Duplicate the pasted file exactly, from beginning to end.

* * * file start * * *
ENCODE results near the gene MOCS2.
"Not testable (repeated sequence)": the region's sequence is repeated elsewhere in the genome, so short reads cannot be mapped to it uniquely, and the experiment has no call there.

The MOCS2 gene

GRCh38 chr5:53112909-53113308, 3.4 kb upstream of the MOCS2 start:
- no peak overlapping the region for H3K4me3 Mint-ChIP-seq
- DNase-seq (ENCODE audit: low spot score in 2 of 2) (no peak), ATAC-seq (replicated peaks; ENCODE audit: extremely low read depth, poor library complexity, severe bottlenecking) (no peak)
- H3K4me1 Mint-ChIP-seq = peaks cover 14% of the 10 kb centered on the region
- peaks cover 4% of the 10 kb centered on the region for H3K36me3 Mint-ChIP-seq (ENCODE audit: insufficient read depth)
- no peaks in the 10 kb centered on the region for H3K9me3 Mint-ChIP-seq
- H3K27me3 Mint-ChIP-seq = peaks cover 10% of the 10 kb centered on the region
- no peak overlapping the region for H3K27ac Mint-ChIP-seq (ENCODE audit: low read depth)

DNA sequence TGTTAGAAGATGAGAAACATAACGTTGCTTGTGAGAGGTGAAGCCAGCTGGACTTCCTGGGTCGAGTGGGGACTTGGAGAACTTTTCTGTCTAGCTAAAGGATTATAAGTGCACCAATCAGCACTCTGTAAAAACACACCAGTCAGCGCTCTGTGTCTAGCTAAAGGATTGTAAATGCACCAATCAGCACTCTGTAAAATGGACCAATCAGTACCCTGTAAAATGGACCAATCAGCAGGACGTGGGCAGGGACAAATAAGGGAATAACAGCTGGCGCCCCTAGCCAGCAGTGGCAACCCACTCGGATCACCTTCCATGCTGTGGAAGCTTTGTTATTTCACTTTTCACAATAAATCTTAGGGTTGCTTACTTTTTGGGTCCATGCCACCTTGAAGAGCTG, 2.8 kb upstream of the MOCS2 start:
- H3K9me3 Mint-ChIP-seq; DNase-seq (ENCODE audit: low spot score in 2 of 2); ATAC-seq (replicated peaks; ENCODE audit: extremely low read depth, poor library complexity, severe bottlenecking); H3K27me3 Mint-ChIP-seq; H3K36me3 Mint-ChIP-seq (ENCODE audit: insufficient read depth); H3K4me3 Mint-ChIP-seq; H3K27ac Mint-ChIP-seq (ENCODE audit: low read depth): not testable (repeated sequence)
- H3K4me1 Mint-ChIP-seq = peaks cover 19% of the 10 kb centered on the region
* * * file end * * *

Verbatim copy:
ENCODE results near the gene MOCS2.
"Not testable (repeated sequence)": the region's sequence is repeated elsewhere in the genome, so short reads cannot be mapped to it uniquely, and the experiment has no call there.

The MOCS2 gene

GRCh38 chr5:53112909-53113308, 3.4 kb upstream of the MOCS2 start:
- no peak overlapping the region for H3K4me3 Mint-ChIP-seq
- DNase-seq (ENCODE audit: low spot score in 2 of 2) (no peak), ATAC-seq (replicated peaks; ENCODE audit: extremely low read depth, poor library complexity, severe bottlenecking) (no peak)
- H3K4me1 Mint-ChIP-seq = peaks cover 14% of the 10 kb centered on the region
- peaks cover 4% of the 10 kb centered on the region for H3K36me3 Mint-ChIP-seq (ENCODE audit: insufficient read depth)
- no peaks in the 10 kb centered on the region for H3K9me3 Mint-ChIP-seq
- H3K27me3 Mint-ChIP-seq = peaks cover 10% of the 10 kb centered on the region
- no peak overlapping the region for H3K27ac Mint-ChIP-seq (ENCODE audit: low read depth)

DNA sequence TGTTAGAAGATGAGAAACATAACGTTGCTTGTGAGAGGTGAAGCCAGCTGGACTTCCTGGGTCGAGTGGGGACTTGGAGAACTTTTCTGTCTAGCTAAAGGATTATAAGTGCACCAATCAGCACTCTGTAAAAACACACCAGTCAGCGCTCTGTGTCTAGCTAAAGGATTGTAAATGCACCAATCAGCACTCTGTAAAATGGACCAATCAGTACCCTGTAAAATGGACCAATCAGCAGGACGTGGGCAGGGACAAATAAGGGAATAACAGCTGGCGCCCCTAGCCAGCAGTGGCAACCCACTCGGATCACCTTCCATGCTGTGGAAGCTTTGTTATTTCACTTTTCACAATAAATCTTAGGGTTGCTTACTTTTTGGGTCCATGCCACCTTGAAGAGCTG, 2.8 kb upstream of the MOCS2 start:
- H3K9me3 Mint-ChIP-seq; DNase-seq (ENCODE audit: low spot score in 2 of 2); ATAC-seq (replicated peaks; ENCODE audit: extremely low read depth, poor library complexity, severe bottlenecking); H3K27me3 Mint-ChIP-seq; H3K36me3 Mint-ChIP-seq (ENCODE audit: insufficient read depth); H3K4me3 Mint-ChIP-seq; H3K27ac Mint-ChIP-seq (ENCODE audit: low read depth): not testable (repeated sequence)
- H3K4me1 Mint-ChIP-seq = peaks cover 19% of the 10 kb centered on the region